Three Japanese insurance companies will stop insuring ships against war damage in all Russian waters on 1 January 2023.
The CFTS portal reported this, citing the Nikkei Asia publication.
The companies - Tokio Marine & Nichido Fire Insurance, Sompo Japan Insurance, and Mitsui Sumitomo Insurance - began informing shipowners of their decision on 23 December.
According to the publication, overseas reinsurance companies’ refusal to take on Russia-related risks prompted this move.
The Japanese insurers' decision means that insurance coverage for war damage will not be provided anywhere in Russian waters: not only in the Sea of Azov and the Black Sea but also in the Far East and the entire Northern Sea Route.
Currently, shipowners have to sign up for extra war-damage insurance before sailing through Ukrainian and Russian waters. Starting next year, shipowners will no longer have that option from the three Japanese insurers.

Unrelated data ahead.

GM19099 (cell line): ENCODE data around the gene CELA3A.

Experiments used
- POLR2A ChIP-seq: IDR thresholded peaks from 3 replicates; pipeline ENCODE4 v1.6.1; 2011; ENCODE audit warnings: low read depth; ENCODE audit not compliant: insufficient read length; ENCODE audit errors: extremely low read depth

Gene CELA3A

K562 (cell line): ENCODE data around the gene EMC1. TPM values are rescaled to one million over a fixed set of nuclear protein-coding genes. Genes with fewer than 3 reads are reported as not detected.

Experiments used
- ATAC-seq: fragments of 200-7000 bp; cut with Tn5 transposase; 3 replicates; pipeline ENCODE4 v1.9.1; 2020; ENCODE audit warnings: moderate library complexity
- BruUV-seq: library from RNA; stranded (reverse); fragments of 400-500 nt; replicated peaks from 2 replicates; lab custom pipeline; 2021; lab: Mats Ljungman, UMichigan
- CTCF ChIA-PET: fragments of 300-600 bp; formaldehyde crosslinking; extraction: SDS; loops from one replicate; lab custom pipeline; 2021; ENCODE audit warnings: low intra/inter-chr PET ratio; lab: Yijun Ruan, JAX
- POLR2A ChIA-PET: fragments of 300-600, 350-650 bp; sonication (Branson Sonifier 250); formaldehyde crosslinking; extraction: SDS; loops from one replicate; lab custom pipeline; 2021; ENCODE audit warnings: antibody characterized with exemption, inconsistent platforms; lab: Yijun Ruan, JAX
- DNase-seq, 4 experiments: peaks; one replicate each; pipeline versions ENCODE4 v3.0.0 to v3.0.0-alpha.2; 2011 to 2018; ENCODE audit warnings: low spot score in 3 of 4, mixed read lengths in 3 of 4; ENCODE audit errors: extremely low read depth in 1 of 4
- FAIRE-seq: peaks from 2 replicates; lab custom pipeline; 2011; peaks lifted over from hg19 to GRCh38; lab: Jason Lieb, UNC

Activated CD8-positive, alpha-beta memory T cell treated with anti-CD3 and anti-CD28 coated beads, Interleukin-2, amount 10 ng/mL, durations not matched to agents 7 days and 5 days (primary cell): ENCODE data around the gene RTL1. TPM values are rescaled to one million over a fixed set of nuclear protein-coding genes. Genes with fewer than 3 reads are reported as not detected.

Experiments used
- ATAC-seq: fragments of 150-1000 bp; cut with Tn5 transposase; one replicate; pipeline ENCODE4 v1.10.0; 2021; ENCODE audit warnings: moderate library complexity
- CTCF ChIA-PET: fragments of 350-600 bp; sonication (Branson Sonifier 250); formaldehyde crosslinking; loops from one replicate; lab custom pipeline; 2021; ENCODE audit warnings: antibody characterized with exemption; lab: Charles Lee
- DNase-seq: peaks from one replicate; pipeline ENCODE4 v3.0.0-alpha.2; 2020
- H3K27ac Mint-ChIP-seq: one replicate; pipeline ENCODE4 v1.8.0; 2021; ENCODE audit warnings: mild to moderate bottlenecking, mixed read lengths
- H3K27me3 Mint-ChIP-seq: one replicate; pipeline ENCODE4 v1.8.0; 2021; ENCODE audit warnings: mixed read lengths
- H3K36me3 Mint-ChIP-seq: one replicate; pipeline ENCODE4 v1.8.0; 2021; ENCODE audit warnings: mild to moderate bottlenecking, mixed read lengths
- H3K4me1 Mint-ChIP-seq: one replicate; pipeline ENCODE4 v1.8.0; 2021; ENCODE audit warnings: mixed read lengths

Experts believe that Japanese imports of liquefied natural gas from Russia's Sakhalin-2 project and elsewhere could be affected by the inability to secure coverage.
As the CFTS portal reported earlier, Turkey closed the Bosporus and Dardanelles straits to vessels carrying crude oil without proof of insurance on 1 December. The new proof-of-insurance rule came into force a few days before European sanctions were imposed on Russian crude oil. After the imposition of the sanctions, Russian crude-oil producers lost the opportunity to secure insurance for vessels transporting crude oil at prices higher than the imposed “price cap.”